Content repurposing is the reorganizing of data for presentation on different display hardware (Singh, 2004). It has been particularly important recently with the growth of handheld devices such as “personal digital assistants” (PDAs), sophisticated telephones, and other small specialized devices. Unfortunately, such devices pose serious problems for multimedia delivery. With their small screens (240 by 320 for a basic Palm PDA), one cannot display much information (like most of a Web page); with their low bandwidths, one cannot display video and audio transmissions from a server (“streaming”) with much quality; and with their small storage capabilities, large media files cannot be stored for later playback. Furthermore, new devices and old ones with new characteristics have been appearing at a high rate, so software vendors are having difficulty keeping pace. So some real-time, systematic, and automated planning could be helpful in figuring how to show desired data, especially multimedia, on a broad range of devices.
The World Wide Web is the de facto standard for providing easily accessible information to people. So it is desirable to use it and its language HTML as a basis for display for small handheld devices. This would enable people to look up ratings of products while shopping, check routes while driving, and perform knowledge-intensive jobs while walking. HTML is, in fact, device-independent: It requires the display device and its Web browser software to make decisions about how to display its information within guidelines. But HTML alone does not provide enough information to devices to ensure much user-friendliness of the resulting display: It does not often tell the browser where to break lines or which graphics to keep colocated. Display problems are exacerbated when screen sizes, screen shapes, audio capabilities, or video capabilities are significantly different. “Microbrowser” markup languages like WML, S-HTML, and HDML, that are based on HTML but designed to better serve the needs of small devices, help, but only solve some of the problems.
Content repurposing is a general term for reformatting information for different displays. It occurs frequently with “content management” of an organization’s publications (Boiko, 2002) where “content” or information is broken into pieces and entered in a “repository” to be used for different publications. However, a repository is not cost-effective unless the information is reused many times, something not generally true for Web pages. Content repurposing for small devices also involves real-time decisions about priorities. For these reasons, the repository approach is not often used with small devices.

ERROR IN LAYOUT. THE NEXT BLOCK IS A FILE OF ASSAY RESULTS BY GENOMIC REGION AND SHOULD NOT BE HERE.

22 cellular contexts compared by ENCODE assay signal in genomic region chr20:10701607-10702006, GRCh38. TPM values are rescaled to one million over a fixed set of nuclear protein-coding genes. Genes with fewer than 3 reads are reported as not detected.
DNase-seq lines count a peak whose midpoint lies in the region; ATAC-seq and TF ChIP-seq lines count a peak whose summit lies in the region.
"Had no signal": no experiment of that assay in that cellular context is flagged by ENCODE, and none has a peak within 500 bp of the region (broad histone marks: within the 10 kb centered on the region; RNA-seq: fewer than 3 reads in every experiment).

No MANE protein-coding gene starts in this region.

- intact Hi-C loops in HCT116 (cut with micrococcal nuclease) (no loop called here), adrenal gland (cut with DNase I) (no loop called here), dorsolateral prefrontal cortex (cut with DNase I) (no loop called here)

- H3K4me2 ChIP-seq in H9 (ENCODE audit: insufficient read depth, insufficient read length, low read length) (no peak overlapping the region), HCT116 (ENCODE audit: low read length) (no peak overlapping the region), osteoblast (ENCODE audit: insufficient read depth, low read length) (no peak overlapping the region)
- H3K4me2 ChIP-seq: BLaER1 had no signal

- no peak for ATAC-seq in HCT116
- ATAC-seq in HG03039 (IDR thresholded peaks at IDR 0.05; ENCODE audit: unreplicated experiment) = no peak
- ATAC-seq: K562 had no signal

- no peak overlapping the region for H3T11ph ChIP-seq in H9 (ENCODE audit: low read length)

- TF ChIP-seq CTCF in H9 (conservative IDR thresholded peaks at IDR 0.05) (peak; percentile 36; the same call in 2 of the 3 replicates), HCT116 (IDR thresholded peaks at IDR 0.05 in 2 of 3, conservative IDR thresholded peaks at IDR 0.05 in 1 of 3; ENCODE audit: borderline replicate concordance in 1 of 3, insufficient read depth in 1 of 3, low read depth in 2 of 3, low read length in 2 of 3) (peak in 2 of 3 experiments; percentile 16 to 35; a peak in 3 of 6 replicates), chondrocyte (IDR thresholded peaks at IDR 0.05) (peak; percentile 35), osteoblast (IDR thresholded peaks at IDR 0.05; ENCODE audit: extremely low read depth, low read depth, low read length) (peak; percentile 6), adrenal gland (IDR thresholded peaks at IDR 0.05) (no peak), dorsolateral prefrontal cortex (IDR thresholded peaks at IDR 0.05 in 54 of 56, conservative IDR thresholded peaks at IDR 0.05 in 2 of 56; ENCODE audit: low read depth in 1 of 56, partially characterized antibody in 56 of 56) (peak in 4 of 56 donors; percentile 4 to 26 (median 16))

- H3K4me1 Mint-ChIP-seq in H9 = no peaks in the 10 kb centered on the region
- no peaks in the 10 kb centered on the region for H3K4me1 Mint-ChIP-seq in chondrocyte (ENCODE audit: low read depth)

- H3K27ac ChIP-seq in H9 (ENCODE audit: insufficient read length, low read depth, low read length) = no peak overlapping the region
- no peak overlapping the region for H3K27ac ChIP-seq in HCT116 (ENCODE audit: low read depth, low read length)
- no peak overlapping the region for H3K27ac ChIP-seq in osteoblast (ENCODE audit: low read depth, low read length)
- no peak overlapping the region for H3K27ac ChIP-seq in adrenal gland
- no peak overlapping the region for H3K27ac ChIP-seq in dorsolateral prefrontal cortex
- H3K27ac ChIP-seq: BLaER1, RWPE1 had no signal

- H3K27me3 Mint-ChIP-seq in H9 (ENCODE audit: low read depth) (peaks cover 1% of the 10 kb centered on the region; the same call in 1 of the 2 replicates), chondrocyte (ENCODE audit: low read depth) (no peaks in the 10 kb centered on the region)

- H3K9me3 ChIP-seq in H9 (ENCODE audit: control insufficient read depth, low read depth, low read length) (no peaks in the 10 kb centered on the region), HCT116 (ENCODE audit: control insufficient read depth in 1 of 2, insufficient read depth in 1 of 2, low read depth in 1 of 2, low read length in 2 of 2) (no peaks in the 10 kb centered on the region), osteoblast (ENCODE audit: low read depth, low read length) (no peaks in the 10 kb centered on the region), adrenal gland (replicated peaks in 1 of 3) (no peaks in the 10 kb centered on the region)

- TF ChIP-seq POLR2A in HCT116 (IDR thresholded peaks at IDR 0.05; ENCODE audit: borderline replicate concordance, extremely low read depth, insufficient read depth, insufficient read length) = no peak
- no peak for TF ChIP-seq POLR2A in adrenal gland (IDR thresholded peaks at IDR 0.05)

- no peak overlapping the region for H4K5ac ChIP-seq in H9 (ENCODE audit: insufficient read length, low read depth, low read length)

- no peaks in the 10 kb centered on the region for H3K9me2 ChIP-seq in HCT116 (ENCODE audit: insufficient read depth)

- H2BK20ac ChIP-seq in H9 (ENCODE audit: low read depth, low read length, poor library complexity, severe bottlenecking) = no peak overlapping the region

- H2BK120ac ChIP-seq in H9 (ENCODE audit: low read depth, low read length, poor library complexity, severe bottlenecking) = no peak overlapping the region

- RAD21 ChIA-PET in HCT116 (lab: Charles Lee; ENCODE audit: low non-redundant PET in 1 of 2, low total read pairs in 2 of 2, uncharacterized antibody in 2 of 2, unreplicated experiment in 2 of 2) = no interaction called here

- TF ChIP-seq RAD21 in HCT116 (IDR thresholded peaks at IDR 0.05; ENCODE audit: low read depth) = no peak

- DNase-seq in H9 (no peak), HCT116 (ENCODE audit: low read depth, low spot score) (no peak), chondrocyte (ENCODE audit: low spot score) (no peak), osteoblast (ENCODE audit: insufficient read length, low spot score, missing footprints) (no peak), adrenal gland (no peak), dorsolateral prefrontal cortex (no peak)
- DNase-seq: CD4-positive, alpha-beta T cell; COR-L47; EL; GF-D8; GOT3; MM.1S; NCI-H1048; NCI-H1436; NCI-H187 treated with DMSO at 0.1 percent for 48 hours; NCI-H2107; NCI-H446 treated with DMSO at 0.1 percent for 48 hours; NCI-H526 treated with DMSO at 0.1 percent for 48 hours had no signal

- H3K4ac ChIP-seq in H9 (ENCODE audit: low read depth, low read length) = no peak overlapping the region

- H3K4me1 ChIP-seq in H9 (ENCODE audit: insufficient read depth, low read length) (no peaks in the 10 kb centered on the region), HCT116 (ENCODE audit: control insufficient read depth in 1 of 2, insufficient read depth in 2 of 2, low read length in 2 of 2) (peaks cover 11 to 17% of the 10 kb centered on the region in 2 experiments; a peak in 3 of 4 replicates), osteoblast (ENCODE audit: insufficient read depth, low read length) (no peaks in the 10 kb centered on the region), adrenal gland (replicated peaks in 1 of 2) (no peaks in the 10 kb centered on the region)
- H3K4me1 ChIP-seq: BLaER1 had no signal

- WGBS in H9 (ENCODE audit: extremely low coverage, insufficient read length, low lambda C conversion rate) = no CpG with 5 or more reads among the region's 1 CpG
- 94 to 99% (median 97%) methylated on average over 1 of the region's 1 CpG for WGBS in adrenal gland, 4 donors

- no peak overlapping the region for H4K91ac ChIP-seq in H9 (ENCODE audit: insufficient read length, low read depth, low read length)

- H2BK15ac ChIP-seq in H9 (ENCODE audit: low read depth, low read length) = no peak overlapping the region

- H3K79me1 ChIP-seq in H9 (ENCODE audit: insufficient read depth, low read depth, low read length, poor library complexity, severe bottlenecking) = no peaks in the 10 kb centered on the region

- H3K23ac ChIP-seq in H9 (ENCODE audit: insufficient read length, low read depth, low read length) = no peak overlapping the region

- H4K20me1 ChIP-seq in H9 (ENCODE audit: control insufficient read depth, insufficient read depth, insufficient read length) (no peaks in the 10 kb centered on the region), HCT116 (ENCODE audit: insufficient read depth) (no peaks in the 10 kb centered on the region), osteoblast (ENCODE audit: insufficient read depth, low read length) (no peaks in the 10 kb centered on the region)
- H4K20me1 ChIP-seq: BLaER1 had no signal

Content repurposing can also be either server-side (a server supplies repurposed information for the client device) or client-side (the device itself decides what to display and how). Server-side repurposing saves work for the device, which is important for primitive devices, and can adjust to fluctuations in network bandwidth (Lyu, Yen, Yau, & Sze, 2003), but requires added complexity in the server and significant time delays in getting information to the server. Devices can have designated “proxy” servers for their needs. Client-side repurposing, on the other hand, can respond quickly to changing user needs. Its disadvantages are the additional processing burden on an already-slow device, and higher bandwidth demands since information is not eliminated until after it reaches the device. The limitations of small devices require most audio and video repurposing to be server-side.
Key Terms in this Chapter
Zoom: Change the fraction of an image being displayed when that image is taken from a larger one.
Content Repurposing: Reorganizing or modifying the content of a graphical display to fit effectively on a different device than its original target.
PDA: “Personal Digital Assistant,” a small electronic device that functions like a notepad.
Pan: Move an image window with respect to the portion of the larger image from which it is taken..
Tag: HTML and XML markers that delimit semantically meaningful units in their code.
Content Management: Management of Web pages as assisted by software, “Web page bureaucracy.”
XML: Extensible Markup Language, a general language for structuring information on the Internet for use with the HTTP protocol, an extension of HTML.
Key Frames: Representative shots extracted from a video that illustrate its main content.
Microbrowser: A Web browser designed for a small device.
Streaming: Sending multimedia data to a client device at a rate the enables it to be played without having to store it.